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Now is the time for the Son of Righteousness to arise

by Peter Benyola
"Simeon's Moment" by Ron DiCianni

“Simeon’s Moment” by Ron DiCianni

 

What is that light so brilliant, breaking
Here in the night across our eyes?
Never so bright, the daystar waking,
Started to climb the morning skies!
What is that light so brilliant, breaking
Here in the night across our eyes?

Psalms. Praises. Canticles. God’s gifts to His people to remind us of the many occasions He has provided salvation. We revisit as far back as the Exodus and we hear the Song of Moses and Miriam, exalting the power of the Lord as His people’s opponents with their the horses, chariots and riders were swallowed by the sea (Exodus 15). We go to the book of Judges and we hear the Song of Deborah about the defeat of Sisera and the rest (Judges 5). Throughout the annals of Scripture, the work of God is celebrated and sung, but there’s no more majestic compilation of such songs to be found than those rendered during the incarnation and infancy of our Lord. There’s the Magnificat of Mary, the Benedictus of Zacharias, and the Song of Simeon, called the Nunc dimittis. These great canticles are sometimes mentioned by their Latin titles, taken from the beginning words of the song, such as the Magnificat, where Mary says, “My soul doth mangify the Lord.”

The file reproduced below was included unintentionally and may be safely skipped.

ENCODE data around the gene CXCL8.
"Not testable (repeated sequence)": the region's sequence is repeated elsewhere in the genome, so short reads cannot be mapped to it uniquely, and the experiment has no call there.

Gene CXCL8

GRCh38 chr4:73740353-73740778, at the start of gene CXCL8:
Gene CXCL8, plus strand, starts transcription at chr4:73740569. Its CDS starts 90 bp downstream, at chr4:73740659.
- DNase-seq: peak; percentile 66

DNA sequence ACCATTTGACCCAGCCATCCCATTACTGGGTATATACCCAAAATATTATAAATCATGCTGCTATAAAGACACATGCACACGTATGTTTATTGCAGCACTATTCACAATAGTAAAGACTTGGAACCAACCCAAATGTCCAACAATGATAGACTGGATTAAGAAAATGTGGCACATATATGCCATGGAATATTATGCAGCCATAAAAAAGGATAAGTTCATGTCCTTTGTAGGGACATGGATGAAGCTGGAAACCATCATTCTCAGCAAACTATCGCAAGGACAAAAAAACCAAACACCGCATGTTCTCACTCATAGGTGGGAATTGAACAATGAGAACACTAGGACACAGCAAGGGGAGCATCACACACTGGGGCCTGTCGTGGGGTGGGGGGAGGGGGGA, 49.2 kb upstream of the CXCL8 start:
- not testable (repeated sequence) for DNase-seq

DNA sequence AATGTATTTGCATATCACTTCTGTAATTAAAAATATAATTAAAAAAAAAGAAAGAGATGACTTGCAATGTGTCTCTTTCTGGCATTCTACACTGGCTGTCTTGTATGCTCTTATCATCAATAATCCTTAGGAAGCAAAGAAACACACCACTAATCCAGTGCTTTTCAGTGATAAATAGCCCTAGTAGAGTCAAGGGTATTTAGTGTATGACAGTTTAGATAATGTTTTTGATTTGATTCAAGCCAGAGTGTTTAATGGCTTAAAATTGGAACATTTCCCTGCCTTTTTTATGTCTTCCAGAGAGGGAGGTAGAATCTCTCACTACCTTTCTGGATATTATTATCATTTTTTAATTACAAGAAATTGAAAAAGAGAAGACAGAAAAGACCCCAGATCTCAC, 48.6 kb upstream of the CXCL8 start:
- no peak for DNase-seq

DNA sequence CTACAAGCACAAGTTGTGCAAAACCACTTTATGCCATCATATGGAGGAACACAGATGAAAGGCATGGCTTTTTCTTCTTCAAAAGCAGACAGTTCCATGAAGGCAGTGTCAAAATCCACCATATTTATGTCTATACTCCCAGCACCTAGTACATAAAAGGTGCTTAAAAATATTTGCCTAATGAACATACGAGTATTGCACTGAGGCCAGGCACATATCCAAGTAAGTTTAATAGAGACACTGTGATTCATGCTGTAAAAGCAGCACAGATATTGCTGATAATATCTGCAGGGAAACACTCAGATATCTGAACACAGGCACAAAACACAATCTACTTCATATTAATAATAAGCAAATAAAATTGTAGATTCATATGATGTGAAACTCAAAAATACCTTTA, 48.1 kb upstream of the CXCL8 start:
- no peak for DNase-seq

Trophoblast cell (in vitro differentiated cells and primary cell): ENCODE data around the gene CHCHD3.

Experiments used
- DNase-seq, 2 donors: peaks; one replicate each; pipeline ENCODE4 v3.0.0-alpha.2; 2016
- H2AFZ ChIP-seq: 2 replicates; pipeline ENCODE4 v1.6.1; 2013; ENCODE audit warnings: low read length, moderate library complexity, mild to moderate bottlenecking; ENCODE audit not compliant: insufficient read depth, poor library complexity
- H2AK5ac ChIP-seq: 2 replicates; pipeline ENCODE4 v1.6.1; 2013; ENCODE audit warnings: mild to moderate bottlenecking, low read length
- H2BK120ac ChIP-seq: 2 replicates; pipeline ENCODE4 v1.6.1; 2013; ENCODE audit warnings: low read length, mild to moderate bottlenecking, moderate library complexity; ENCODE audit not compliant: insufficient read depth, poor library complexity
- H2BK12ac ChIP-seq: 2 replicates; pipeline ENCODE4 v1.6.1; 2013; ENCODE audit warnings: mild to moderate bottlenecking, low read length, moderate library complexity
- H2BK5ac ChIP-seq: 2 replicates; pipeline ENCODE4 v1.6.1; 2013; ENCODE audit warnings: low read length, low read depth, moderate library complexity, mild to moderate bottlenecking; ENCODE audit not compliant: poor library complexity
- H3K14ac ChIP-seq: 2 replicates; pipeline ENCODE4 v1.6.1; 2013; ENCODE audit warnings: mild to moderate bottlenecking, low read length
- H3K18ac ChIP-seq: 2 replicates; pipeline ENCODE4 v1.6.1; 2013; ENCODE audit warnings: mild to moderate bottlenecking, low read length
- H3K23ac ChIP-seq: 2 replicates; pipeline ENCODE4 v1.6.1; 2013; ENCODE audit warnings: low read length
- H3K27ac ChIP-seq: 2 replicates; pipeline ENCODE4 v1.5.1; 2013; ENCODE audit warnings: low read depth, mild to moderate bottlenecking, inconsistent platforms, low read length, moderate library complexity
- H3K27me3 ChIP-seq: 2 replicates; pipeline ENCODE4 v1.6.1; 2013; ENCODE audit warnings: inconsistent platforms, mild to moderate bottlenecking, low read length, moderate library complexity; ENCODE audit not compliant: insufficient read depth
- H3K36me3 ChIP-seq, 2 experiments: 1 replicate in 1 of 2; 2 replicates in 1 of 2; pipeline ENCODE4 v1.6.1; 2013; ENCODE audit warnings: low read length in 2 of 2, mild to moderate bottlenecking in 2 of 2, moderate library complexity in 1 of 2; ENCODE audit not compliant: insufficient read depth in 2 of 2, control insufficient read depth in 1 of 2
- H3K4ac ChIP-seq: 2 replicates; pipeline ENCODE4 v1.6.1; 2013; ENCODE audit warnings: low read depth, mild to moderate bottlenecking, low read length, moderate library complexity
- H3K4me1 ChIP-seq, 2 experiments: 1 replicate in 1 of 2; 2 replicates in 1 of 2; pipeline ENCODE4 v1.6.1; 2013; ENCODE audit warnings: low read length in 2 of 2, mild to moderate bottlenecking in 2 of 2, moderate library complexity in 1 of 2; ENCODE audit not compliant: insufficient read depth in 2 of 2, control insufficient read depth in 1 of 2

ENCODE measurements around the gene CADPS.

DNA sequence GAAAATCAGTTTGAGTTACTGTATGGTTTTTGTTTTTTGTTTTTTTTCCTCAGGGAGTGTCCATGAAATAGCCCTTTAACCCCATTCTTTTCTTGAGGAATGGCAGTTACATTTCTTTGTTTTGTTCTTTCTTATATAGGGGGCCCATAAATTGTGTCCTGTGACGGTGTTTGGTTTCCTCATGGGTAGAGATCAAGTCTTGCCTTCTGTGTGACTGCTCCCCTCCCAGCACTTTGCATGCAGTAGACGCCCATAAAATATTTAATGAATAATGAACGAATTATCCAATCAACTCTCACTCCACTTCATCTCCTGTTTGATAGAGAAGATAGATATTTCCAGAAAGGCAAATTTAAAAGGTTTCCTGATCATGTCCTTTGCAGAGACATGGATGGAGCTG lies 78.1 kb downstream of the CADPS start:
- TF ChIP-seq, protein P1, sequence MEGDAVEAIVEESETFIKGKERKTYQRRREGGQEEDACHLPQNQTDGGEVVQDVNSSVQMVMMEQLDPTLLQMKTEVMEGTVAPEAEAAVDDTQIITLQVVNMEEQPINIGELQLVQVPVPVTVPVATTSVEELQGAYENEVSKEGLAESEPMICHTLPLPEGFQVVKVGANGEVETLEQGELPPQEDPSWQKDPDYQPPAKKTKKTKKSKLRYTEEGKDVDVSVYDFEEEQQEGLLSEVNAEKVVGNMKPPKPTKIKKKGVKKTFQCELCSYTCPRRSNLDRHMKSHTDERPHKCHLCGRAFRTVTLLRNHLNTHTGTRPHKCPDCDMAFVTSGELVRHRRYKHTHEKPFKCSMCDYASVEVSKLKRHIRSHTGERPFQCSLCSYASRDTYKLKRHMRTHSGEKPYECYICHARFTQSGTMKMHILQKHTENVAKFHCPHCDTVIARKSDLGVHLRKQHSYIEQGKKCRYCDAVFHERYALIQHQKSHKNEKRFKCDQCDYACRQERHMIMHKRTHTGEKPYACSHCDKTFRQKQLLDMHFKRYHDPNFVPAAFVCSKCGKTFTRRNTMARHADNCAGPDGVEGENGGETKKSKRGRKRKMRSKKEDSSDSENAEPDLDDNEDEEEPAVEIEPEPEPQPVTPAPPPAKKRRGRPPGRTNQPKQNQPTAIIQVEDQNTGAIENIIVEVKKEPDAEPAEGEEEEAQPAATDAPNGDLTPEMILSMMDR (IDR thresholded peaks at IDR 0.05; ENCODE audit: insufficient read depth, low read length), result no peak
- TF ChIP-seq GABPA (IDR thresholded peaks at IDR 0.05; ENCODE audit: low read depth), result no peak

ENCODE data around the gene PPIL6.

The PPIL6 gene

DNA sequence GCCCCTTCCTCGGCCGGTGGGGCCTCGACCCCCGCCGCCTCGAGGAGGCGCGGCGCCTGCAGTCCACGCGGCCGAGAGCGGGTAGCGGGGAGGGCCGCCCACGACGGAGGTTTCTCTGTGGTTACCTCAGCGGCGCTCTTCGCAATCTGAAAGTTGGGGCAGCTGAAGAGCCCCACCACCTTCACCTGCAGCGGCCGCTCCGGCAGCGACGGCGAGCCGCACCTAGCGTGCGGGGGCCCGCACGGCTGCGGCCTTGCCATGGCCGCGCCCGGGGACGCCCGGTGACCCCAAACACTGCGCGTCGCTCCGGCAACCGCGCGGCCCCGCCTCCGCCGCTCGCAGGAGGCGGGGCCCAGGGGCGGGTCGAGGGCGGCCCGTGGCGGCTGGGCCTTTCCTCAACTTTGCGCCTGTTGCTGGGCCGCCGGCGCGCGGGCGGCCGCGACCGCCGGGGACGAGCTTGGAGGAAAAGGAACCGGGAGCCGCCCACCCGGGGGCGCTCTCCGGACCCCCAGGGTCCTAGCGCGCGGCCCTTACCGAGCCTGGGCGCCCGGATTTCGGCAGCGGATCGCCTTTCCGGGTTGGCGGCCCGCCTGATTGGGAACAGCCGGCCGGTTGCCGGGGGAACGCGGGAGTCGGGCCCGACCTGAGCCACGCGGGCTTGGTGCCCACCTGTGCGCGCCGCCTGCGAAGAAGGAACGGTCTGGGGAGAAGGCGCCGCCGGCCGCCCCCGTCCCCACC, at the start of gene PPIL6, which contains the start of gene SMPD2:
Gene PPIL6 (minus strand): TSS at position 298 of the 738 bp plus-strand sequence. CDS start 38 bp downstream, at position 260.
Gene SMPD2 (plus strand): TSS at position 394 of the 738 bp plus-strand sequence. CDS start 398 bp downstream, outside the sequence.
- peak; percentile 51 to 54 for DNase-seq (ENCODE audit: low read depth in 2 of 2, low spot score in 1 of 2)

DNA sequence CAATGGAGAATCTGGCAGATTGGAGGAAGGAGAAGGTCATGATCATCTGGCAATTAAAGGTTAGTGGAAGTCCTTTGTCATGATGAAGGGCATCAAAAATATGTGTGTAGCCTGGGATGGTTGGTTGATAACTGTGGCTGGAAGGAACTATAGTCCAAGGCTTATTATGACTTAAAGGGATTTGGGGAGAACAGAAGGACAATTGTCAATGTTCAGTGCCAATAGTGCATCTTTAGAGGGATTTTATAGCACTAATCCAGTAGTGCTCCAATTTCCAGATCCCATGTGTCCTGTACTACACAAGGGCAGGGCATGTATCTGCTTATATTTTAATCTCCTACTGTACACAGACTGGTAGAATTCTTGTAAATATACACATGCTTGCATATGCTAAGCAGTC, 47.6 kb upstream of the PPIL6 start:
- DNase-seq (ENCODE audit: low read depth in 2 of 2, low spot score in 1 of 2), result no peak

In the Song of Simeon and his short episode in Luke chapter 2, he exemplifies the doctrine of justification by faith alone. In the Old Testament, the prophet Habakkuk mentioned that “the righteous shall live by his faith” (Habakkuk 2:4). That almost passing statement buried in one of the books of the Jewish minor prophets was repeated three times in the New Testament (Romans 1:17, Galatians 3:11, Hebrews 10:38), and became a core tenet of Apostle Paul in his exposition of the doctrine of justification by faith alone. “The just shall live by faith” can be as accurately rendered as “the righteous shall live by trust.” To be just before God is to be righteous before God, and that is a righteousness which only He can provide. We find with Simeon a righteous man who trusted the Word of God — specifically, the promise of a Messiah, personally affirmed to him — and he did it not for a moment, but presumably during a long period of time. Simeon believed when nobody else among his contemporaries believed, that he would not die before he would see the Messiah come. He was indefatigable in his perseverance of trust in what God told him.

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